The informed consent (IC) process for voluntary medical male circumcision (VMMC) was evaluated in Zambia and Swaziland as VMMC programs scaled up. In-depth interviews (IDIs) were conducted with clients 1 week after surgery to explore understanding of IC and gauge how expectations of MC surgery compared to actual experiences. In Zambia, key opinion leaders (KOLs) were also interviewed. Some clients equated written IC with releasing the clinic from liability. Most clients felt well prepared for the procedure, although many were surprised by the level of pain experienced during anesthesia and postsurgery. Clients were highly motivated to adhere to wound care, but some were overwhelmed by extensive instructions. Adolescents described barriers to accessing follow-up care and the need for support in overcoming adult gatekeepers. KOLs indicated that IC is not well understood in poorly educated communities. Results led to concrete programmatic changes, including revised patient education materials and more effective anesthesia for longer-lasting pain relief.
[PubMed - in process]
2014 Apr 4;9(4):e92015. doi: 10.1371/journal.pone.0092015. eCollection 2014.
Indices to Measure Risk of HIV Acquisition in Rakai, Uganda.
, Gray RH2
, Whalen C3
, Fu P4
, Neuhauser D4
, McGrath JW5
, Sewankambo NK6
, Serwadda D6
, Kigozi G4
, Nalugoda F4
, Reynolds SJ7
, Wawer MJ2
, Singer ME4
- 1Rakai Health Sciences Program, Entebbe, Uganda; Deparment of Epidemiology and Biostatistics, Case Western Reserve University, Cleveland, Ohio, United States of America.
- 2Department of Epidemiology, Johns Hopkins Bloomberg School of Public Health, Baltimore, Maryland, United States of America.
- 3Department of Epidemiology and Biostatistics, University of Georgia, Athens, Georgia, United States of America.
- 4Deparment of Epidemiology and Biostatistics, Case Western Reserve University, Cleveland, Ohio, United States of America.
- 5Department of Anthropology, Case Western Reserve University, Cleveland, Ohio, United States of America.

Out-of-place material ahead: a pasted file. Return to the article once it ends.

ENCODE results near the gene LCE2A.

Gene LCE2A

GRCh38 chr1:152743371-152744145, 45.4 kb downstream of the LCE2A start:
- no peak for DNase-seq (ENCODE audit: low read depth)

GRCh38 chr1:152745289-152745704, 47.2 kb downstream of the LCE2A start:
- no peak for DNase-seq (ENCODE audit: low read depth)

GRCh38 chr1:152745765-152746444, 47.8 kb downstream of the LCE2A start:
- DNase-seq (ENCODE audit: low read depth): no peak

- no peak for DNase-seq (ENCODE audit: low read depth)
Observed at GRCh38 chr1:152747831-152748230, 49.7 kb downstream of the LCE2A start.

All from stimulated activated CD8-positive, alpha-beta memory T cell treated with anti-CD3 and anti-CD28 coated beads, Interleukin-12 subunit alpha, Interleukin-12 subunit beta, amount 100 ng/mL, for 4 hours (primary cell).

- 6Makerere University College of Health Sciences, Kampala, Uganda.
- 7Division of Intramural Research, National Institute of Allergy and Infectious Diseases, National Institutes of Health, Bethesda, Maryland, United States of America; Johns Hopkins School of Medicine, Baltimore, Maryland, United States of America.
Targeting most-at-risk individuals with HIV preventive interventions is cost-effective. We developed gender-specific indices to measure risk of HIV among sexually active individuals in Rakai, Uganda.
We used multivariable Cox proportional hazards models to estimate time-to-HIV infection associated with candidate predictors. Reduced models were determined using backward selection procedures with Akaike’s information criterion (AIC) as the stopping rule. Model discrimination was determined using Harrell’s concordance index (c index). Model calibration was determined graphically. Nomograms were used to present the final prediction models.
We used samples of 7,497 women and 5,783 men. 342 new infections occurred among females (incidence 1.11/100 person years,) and 225 among the males (incidence 1.00/100 person years). The final model for men included age, education, circumcision status, number of sexual partners, genital ulcer disease symptoms, alcohol use before sex, partner in high risk employment, community type, being unaware of a partner’s HIV status and community HIV prevalence. The Model’s optimism-corrected c index was 69.1 percent (95% CI?=?0.66, 0.73). The final women’s model included age, marital status, education, number of sex partners, new sex partner, alcohol consumption by self or partner before sex, concurrent sexual partners, being employed in a high-risk occupation, having genital ulcer disease symptoms, community HIV prevalence, and perceiving oneself or partner to be exposed to HIV. The models optimism-corrected c index was 0.67 (95% CI?=?0.64, 0.70). Both models were well calibrated.
These indices were discriminative and well calibrated. This provides proof-of-concept that population-based HIV risk indices can be developed. Further research to validate these indices for other populations is needed.
[PubMed - in process]